Tagged under: Voice
A sense of adventure brought me to Japan. I arrived from Taiwan in 1981, and one of the first things that shocked me about Japanese society was how male-oriented it was.
This hit home after I mastered the Japanese language and secured a job at a local IT company. I soon lost count of the number of times I was asked to serve tea to my male colleagues, and I had to constantly remind my boss that I wasn’t comfortable doing it.
I come from a long line of travelers. Visiting Japan is a family business of sorts. I’ve been in and out of the country since 1966, and my first two arrivals were by ship.
Paving the way was my father, John F Howes, who first arrived here on January 1, 1947.
My new classmates are mostly from Uzbekistan. One, an engineer by training, now works the night shift cleaning a hotel. Another, a dentist by profession, hauls boxes at night for a courier. Another classmate works the graveyard shift as a bookkeeper.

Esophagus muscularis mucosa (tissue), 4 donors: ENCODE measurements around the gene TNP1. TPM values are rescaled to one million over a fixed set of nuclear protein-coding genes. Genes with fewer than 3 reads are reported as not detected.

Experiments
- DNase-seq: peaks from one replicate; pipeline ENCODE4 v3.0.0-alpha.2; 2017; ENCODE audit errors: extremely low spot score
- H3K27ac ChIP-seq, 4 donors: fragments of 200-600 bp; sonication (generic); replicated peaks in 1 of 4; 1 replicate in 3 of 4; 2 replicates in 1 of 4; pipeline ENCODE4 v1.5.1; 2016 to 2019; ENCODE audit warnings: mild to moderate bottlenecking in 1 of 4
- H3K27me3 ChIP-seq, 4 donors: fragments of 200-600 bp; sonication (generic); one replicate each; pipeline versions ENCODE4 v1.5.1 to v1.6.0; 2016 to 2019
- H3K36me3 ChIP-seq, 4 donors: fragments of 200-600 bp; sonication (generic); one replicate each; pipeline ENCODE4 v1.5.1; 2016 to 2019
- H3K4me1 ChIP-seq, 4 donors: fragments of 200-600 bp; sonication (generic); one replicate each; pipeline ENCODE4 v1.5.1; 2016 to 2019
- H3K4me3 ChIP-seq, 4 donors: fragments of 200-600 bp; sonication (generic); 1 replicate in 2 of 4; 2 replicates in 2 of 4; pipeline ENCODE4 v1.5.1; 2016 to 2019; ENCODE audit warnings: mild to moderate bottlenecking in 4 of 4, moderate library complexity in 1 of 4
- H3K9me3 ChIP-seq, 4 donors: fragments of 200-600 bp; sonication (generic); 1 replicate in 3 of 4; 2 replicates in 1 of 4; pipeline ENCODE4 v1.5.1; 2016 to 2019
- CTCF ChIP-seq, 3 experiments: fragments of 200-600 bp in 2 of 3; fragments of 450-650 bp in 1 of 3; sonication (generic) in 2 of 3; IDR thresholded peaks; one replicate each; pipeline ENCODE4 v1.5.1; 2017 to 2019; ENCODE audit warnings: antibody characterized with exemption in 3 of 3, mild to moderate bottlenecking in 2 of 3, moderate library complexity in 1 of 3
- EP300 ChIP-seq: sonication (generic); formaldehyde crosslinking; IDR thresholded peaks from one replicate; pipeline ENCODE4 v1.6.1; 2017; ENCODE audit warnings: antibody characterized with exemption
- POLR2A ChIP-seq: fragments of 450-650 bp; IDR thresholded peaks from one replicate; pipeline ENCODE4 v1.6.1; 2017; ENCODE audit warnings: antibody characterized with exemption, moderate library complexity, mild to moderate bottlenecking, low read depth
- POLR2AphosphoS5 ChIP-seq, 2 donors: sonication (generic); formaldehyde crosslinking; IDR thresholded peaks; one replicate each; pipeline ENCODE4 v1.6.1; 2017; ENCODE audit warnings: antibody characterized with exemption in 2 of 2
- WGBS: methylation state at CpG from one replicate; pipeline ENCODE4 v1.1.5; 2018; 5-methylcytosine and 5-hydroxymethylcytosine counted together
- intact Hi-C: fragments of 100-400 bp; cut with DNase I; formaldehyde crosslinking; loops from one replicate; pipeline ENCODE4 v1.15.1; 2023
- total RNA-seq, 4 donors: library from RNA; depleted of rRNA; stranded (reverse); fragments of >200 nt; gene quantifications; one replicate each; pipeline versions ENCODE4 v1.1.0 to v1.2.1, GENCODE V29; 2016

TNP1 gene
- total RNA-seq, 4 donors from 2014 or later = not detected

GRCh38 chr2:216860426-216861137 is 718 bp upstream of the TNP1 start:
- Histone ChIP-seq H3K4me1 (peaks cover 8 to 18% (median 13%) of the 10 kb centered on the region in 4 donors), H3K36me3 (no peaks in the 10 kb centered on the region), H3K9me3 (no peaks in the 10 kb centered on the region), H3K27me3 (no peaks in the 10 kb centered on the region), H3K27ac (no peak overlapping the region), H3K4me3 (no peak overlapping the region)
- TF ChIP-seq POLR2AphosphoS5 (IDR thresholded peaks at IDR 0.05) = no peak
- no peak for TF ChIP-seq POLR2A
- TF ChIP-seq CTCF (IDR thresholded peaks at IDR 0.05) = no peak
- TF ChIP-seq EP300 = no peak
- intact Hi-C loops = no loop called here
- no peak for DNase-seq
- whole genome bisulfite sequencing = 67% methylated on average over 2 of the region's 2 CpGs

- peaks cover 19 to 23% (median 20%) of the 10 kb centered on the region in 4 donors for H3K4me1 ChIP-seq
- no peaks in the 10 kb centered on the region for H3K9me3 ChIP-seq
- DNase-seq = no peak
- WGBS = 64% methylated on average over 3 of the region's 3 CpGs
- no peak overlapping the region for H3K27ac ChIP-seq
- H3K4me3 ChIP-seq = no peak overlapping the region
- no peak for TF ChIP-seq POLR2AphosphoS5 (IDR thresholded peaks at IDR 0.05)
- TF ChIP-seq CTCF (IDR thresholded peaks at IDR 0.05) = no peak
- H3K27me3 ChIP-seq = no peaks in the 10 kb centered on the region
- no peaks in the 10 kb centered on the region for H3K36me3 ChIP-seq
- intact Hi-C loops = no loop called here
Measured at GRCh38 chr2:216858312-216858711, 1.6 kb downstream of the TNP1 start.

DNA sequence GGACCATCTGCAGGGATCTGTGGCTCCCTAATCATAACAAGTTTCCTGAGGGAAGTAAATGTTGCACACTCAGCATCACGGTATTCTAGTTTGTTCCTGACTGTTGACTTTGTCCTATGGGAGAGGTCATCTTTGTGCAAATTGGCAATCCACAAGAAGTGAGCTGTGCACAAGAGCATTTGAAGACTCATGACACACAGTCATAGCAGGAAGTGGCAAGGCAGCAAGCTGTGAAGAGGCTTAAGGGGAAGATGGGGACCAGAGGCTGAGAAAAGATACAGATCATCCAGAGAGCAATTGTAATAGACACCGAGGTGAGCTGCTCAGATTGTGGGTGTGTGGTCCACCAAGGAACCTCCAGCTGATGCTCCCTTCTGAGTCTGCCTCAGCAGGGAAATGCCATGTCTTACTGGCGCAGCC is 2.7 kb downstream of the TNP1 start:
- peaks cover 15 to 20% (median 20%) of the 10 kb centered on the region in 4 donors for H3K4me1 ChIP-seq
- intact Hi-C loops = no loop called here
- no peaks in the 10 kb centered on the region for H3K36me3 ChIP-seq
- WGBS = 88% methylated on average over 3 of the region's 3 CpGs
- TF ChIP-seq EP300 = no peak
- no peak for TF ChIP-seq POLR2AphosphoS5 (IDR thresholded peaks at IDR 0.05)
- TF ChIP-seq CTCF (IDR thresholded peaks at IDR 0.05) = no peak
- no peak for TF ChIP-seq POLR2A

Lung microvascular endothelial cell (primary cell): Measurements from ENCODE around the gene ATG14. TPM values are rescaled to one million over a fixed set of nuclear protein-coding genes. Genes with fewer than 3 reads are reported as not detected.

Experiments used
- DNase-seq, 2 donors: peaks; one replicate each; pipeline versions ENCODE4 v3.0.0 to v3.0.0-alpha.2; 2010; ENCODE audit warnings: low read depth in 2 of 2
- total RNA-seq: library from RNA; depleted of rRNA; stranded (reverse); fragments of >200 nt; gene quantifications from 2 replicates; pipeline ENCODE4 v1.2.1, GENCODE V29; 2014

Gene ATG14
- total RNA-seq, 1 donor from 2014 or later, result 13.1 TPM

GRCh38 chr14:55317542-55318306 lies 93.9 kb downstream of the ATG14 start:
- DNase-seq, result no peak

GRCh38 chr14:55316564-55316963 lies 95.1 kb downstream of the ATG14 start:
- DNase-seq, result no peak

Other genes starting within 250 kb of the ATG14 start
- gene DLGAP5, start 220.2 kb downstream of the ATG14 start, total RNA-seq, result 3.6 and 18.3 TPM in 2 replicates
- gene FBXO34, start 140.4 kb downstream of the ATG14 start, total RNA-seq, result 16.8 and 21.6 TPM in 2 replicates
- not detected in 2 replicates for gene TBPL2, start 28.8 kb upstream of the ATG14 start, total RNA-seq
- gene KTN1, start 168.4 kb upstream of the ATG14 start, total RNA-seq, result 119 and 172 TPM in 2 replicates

Then it’s my turn to introduce myself. Your kids go where? ASIJ? What’s that? I say I’m taking time to learn the local language. So you’re taking Japanese class here because you just want to? I feel like a foreigner in the room.Read more...
"Thirty-nine,” she replied without flinching. The perfect poker face. This was how my British friend responded when the dental receptionist asked for her age. Except she is not 39. She is 55. A beautiful, mature 55-year-old who cannot bear the thought of middle age, let alone old age.Read more...